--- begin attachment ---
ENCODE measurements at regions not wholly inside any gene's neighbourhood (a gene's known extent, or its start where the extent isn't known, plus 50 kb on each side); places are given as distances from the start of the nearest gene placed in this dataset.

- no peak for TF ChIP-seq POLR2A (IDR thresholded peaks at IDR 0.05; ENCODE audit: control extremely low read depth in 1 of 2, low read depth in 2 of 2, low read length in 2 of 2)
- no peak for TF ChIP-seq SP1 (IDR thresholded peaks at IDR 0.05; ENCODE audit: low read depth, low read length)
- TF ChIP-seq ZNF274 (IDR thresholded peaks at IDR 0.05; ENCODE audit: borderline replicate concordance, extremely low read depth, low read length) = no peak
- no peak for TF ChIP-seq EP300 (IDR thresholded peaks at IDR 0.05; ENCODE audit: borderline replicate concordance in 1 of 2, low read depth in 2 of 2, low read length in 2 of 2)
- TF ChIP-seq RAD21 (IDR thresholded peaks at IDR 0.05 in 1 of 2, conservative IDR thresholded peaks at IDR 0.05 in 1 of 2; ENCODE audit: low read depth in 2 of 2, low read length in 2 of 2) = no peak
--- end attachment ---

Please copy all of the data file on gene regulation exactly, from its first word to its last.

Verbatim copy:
ENCODE measurements at regions not wholly inside any gene's neighbourhood (a gene's known extent, or its start where the extent isn't known, plus 50 kb on each side); places are given as distances from the start of the nearest gene placed in this dataset.

- no peak for TF ChIP-seq POLR2A (IDR thresholded peaks at IDR 0.05; ENCODE audit: control extremely low read depth in 1 of 2, low read depth in 2 of 2, low read length in 2 of 2)
- no peak for TF ChIP-seq SP1 (IDR thresholded peaks at IDR 0.05; ENCODE audit: low read depth, low read length)
- TF ChIP-seq ZNF274 (IDR thresholded peaks at IDR 0.05; ENCODE audit: borderline replicate concordance, extremely low read depth, low read length) = no peak
- no peak for TF ChIP-seq EP300 (IDR thresholded peaks at IDR 0.05; ENCODE audit: borderline replicate concordance in 1 of 2, low read depth in 2 of 2, low read length in 2 of 2)
- TF ChIP-seq RAD21 (IDR thresholded peaks at IDR 0.05 in 1 of 2, conservative IDR thresholded peaks at IDR 0.05 in 1 of 2; ENCODE audit: low read depth in 2 of 2, low read length in 2 of 2) = no peak